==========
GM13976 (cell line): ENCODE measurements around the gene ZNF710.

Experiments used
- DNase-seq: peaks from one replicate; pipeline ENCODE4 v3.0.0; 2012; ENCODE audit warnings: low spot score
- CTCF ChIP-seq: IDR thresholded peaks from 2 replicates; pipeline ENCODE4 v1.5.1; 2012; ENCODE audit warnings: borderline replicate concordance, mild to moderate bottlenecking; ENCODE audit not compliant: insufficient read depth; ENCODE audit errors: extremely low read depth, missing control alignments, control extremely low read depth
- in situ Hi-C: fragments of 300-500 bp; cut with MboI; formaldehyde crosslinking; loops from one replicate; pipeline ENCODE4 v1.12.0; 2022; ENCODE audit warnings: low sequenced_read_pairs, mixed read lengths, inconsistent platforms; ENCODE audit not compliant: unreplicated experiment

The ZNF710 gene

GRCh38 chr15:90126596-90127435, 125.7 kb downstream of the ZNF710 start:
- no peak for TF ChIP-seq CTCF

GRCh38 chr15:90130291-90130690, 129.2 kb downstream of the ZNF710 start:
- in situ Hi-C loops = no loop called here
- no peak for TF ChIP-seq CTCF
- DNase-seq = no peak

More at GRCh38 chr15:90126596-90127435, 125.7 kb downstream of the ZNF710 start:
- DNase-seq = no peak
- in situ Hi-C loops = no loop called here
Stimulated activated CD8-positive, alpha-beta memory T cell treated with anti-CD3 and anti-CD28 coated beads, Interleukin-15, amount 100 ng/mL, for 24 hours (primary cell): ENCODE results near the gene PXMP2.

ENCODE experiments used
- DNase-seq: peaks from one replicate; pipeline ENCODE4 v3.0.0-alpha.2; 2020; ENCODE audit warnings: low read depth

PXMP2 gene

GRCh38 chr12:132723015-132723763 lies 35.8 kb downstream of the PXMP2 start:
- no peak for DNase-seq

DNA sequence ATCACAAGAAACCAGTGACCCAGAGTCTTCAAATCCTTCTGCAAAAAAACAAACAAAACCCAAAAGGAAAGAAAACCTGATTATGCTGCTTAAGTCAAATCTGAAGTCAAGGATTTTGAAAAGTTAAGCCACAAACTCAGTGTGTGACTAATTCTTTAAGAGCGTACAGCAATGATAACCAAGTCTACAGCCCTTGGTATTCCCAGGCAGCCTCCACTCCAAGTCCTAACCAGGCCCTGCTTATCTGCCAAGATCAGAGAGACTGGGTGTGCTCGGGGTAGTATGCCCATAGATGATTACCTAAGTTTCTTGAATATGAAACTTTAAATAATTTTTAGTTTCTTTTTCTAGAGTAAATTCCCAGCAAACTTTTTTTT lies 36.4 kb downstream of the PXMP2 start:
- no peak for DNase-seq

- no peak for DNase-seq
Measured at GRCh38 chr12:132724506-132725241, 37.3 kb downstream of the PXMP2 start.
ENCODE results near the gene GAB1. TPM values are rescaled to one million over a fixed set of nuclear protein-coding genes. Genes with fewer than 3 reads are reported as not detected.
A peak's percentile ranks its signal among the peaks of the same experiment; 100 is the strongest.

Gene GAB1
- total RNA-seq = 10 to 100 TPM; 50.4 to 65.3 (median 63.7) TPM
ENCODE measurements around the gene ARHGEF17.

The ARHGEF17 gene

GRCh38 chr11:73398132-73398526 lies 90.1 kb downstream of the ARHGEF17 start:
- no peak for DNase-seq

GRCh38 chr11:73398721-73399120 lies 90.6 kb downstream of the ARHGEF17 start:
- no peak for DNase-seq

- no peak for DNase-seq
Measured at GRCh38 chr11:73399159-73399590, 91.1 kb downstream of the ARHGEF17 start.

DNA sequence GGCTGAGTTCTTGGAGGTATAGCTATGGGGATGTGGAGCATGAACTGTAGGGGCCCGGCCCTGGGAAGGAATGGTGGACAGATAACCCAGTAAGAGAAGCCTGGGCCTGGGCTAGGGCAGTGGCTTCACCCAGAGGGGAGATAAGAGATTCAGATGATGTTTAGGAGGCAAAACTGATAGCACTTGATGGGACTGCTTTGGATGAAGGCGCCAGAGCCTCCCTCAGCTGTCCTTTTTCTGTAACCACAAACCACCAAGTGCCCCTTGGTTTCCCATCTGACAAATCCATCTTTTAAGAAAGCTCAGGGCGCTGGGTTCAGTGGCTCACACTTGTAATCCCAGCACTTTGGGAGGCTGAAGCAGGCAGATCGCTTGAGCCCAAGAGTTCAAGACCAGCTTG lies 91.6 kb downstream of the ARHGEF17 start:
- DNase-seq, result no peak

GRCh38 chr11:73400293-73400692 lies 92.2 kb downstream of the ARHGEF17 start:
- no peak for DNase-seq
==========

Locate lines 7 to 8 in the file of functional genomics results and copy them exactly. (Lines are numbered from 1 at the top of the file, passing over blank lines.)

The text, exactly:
GRCh38 chr15:90126596-90127435, 125.7 kb downstream of the ZNF710 start:
- no peak for TF ChIP-seq CTCF